“We are a culture that needs to move, to get to jobs, to get our groceries, to visit our friends, to go where we need to go,” said Commander Sara Westbrook. “I am ready for the challenge of directing the security efforts for a mobile community and I’m excited to lead these quality police officers who keep TriMet riders and employees safe.”
Taking the helm at Transit Police
Westbrook took the driver’s seat at Transit Police on June 30 when her predecessor, Commander Mike Leloff, was promoted to Assistant Chief of the Portland Police Bureau’s Services Branch, which includes Transit Police. She has been with the Portland Police Bureau since 1993, and had served as commander of East Precinct and, most recently, Central Precinct.
Westbrook has been deeply involved in the Bureau’s crisis intervention team. She’s one of the creators of the Bureau’s Behavioral Health Unit and oversaw the Canine Unit, Mounted Patrol Unit and Rapid Response Team. She’s also on the board of JOIN ─ a group helping homeless get off of the streets and into housing.
Westbrook says she’s drawn toward the community policing aspect of Transit Police as well as the officers and deputies serving on the unit, which she describes as the best of the best as the assignment is a coveted one among local law enforcement.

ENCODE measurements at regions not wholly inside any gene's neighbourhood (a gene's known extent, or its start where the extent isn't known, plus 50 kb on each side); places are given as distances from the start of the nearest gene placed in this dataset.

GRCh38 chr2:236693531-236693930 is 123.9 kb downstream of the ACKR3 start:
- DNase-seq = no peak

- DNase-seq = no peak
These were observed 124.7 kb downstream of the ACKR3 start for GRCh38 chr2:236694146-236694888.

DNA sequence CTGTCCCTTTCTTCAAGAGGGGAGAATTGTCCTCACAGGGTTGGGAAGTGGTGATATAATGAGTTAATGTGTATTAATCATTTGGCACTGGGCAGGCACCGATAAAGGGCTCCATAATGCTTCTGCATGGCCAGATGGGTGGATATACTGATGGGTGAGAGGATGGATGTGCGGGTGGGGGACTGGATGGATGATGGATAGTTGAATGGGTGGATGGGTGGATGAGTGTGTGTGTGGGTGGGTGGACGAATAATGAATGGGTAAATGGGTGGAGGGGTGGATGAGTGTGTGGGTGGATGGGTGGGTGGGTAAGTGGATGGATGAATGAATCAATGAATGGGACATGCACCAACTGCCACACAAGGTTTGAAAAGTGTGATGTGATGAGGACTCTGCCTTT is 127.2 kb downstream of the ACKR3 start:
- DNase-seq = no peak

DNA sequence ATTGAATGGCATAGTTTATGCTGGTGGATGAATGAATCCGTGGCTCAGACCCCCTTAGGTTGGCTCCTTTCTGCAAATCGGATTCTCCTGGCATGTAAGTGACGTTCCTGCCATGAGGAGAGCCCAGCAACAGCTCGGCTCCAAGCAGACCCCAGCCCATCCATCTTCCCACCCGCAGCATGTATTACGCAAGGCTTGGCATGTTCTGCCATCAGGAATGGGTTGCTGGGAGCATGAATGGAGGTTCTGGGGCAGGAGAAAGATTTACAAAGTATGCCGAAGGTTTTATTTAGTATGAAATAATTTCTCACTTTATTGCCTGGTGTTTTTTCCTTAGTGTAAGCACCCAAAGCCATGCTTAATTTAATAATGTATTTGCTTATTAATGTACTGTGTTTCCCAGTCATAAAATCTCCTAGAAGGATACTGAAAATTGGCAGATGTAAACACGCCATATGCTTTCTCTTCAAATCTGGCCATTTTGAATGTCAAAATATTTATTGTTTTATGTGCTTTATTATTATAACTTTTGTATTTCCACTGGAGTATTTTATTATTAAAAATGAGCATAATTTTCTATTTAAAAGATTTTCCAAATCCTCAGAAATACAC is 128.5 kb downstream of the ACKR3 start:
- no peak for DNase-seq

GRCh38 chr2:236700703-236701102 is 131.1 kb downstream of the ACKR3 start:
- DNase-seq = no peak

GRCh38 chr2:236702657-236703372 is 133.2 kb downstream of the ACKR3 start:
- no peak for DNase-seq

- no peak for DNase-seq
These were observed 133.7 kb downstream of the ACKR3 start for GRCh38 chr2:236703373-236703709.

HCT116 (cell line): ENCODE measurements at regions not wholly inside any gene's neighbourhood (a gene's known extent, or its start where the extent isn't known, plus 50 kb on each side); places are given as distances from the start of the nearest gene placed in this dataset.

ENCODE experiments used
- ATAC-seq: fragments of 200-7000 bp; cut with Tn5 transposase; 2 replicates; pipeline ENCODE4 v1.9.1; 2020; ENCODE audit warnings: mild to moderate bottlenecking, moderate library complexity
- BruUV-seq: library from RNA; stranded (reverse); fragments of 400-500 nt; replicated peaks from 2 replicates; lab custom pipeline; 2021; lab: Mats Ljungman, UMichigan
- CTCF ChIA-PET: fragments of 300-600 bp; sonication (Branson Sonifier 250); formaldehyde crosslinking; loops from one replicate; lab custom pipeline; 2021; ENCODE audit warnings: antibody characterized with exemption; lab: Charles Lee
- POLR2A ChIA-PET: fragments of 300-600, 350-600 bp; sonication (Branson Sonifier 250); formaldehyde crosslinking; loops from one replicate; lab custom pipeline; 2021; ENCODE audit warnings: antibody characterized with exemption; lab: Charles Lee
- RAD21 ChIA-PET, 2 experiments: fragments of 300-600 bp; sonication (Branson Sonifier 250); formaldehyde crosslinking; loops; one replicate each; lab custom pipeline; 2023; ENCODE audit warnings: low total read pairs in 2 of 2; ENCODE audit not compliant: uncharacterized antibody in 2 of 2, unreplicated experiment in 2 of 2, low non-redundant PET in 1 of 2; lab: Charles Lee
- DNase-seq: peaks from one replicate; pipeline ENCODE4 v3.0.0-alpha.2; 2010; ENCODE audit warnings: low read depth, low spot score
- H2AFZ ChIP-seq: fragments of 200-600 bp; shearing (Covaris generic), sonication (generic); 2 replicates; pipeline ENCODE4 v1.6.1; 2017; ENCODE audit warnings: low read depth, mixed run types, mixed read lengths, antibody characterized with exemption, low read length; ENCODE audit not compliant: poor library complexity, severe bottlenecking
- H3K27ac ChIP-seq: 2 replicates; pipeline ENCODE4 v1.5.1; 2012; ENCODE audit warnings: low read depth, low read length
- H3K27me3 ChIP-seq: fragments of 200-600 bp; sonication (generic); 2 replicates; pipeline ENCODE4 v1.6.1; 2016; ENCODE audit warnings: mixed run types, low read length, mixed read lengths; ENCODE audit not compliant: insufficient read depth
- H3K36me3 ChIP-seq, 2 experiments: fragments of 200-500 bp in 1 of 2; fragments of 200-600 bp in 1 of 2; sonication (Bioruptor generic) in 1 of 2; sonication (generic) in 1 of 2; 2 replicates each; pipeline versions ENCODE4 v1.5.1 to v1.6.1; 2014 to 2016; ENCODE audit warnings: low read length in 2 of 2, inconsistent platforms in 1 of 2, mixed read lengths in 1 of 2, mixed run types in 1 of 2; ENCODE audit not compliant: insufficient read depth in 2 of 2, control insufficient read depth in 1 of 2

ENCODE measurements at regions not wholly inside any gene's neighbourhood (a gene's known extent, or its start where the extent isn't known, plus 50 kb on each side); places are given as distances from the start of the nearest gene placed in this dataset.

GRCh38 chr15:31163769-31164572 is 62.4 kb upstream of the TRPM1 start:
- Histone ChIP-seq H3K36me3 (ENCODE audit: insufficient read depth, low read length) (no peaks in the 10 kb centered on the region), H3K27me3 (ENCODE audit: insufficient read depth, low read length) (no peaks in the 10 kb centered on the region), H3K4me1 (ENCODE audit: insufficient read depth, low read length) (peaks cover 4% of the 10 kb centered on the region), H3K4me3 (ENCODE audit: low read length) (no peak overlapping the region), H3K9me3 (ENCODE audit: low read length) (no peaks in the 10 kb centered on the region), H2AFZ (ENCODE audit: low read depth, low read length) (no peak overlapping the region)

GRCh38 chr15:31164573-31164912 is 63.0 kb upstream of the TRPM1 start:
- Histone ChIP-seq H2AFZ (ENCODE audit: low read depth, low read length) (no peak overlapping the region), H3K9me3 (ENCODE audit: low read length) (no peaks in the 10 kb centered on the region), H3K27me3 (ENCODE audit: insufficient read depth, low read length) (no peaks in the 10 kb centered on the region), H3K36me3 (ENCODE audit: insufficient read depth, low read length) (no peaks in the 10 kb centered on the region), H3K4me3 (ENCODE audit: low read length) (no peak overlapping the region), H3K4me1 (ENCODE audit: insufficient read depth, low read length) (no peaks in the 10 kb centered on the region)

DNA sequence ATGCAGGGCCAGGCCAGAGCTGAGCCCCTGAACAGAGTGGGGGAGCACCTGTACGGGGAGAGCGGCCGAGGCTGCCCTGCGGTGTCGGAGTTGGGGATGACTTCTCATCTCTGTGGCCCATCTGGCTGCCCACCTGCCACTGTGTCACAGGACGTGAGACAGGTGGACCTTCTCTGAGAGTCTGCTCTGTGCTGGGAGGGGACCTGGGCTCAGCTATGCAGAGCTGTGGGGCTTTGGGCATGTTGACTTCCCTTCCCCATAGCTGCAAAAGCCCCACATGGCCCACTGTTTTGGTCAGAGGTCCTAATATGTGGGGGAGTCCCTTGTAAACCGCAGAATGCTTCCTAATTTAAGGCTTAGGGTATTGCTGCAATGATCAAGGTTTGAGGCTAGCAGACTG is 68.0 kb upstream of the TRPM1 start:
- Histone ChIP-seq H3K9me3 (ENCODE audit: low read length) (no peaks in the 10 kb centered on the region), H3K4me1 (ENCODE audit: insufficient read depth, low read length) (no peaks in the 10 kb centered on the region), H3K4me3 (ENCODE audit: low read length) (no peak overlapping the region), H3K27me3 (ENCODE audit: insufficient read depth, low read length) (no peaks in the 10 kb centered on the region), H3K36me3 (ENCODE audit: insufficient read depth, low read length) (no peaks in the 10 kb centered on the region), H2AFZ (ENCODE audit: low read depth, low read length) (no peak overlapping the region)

She wants riders to know that, “Transit Police officers are here to keep you safe, help educate you and your children about staying alert around TriMet vehicles and share tips to help you protect yourself and your things. We want every rider’s experience on board TriMet – to be a safe one.”
Westbrook also has messages for TriMet operators and employees, and for those who might look to harm them. “Their safety matters,” stresses Westbrook. “We have zero tolerance for assaults on operators, supervisors and field staff. Cases receive priority response and investigations, and aggressors will be held accountable.” Westbrook is serving on TriMet’s new Security Continuous Improvement Team and plans to work with TriMet employees to increase their safety.
Deep roots in the Pacific Northwest
Westbrook’s roots in the Pacific Northwest run deep, growing up in Spokane, Wash. She started her police career at the Thurston County Sheriff’s Office in 1985. It was a disturbing period in Northwest history and one that drew her into law enforcement. One of the nation’s most prolific serial killers, dubbed the Green River Killer, was murdering women and girls along the I-5 corridor. Gary Ridgway was arrested in 2001, and pled guilty to 49 murders, although by his own count the number of victims is closer to 70.
“I’m going to become a police officer and I’m going to get him,” thought Westbrook during the first years of the killings. “That was the spark and once I had that idea, police work has been a calling, a vocation for me.”
Off the job
Westbrook spends her time away from the job with her partner of 26 years and their two dogs and a cat on their property in Clackamas County where they plan to build a house and do some landscaping. She wants to take up woodworking and metal work to build some benches and she’d love to try her hand at an excavator.
Westbrook says she’s here for the long haul. “The Northwest is the most beautiful place in the world,” said Westbrook. “The mountains, the ocean, the fresh air… people travel from all over the world to see Multnomah Falls and the Gorge. It’s right here in our backyard.”